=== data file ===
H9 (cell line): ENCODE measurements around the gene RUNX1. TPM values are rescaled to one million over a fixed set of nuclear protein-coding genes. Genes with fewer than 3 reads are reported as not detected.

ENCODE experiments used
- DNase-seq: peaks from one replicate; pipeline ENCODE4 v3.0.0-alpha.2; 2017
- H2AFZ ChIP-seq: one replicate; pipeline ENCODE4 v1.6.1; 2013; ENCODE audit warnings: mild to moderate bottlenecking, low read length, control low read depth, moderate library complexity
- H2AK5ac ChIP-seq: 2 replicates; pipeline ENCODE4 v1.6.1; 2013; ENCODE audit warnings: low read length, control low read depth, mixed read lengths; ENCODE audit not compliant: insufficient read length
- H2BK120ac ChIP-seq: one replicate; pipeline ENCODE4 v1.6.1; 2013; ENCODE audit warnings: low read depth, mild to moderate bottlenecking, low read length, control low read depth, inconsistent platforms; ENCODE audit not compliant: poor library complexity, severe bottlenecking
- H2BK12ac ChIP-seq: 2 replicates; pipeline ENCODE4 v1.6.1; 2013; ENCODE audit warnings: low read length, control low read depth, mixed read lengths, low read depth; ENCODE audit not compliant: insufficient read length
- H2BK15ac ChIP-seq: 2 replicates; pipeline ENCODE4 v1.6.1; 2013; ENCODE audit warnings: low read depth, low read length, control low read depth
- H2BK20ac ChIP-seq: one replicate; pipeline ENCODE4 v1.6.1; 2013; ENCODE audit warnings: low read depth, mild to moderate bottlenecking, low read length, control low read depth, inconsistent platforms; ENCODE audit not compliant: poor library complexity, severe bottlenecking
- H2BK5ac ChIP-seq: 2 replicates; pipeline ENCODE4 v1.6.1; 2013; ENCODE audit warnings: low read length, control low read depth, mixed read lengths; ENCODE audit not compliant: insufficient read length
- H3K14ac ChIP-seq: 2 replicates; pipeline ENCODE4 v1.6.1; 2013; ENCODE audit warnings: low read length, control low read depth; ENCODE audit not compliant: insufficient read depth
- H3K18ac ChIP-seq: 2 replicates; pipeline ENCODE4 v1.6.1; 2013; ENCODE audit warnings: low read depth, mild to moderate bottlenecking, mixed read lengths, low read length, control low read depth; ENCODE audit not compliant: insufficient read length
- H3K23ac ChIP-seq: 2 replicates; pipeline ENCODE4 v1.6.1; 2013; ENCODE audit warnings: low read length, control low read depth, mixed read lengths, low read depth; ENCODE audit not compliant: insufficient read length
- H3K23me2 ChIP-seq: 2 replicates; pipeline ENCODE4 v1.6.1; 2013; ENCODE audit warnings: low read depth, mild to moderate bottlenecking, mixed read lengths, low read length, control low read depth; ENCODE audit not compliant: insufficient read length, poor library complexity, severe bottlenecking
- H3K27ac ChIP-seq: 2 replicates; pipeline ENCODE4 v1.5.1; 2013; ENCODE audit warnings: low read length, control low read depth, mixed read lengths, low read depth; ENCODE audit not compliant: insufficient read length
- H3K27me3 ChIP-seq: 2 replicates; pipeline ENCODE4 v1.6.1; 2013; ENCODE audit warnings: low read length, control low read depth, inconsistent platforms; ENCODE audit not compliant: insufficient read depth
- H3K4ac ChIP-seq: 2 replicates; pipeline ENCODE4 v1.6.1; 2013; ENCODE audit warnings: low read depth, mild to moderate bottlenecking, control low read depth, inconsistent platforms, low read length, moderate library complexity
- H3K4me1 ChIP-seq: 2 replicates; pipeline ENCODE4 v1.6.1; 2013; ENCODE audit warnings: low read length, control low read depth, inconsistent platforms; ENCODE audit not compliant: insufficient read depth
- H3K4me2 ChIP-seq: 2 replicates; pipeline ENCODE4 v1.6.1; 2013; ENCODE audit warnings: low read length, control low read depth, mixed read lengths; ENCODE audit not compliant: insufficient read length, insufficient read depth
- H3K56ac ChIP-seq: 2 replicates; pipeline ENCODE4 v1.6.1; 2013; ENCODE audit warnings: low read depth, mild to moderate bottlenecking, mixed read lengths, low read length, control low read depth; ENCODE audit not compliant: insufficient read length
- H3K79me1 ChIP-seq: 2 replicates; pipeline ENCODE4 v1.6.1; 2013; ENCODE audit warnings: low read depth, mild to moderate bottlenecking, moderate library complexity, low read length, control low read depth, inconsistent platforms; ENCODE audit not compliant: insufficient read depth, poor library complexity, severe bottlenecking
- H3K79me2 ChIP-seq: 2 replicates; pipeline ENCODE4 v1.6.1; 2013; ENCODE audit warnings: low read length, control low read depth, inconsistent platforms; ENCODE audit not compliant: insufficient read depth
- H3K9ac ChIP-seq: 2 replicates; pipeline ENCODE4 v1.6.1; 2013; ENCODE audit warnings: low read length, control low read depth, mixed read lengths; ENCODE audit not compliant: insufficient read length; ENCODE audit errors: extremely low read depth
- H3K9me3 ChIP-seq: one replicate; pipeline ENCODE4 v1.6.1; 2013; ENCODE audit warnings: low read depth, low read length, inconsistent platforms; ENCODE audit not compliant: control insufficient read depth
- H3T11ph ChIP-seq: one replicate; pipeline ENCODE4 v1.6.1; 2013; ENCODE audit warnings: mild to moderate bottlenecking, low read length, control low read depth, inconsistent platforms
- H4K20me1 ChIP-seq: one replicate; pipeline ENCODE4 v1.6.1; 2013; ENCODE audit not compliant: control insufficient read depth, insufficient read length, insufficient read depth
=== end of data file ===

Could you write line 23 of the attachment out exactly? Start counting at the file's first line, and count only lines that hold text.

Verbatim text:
- H3K9ac ChIP-seq: 2 replicates; pipeline ENCODE4 v1.6.1; 2013; ENCODE audit warnings: low read length, control low read depth, mixed read lengths; ENCODE audit not compliant: insufficient read length; ENCODE audit errors: extremely low read depth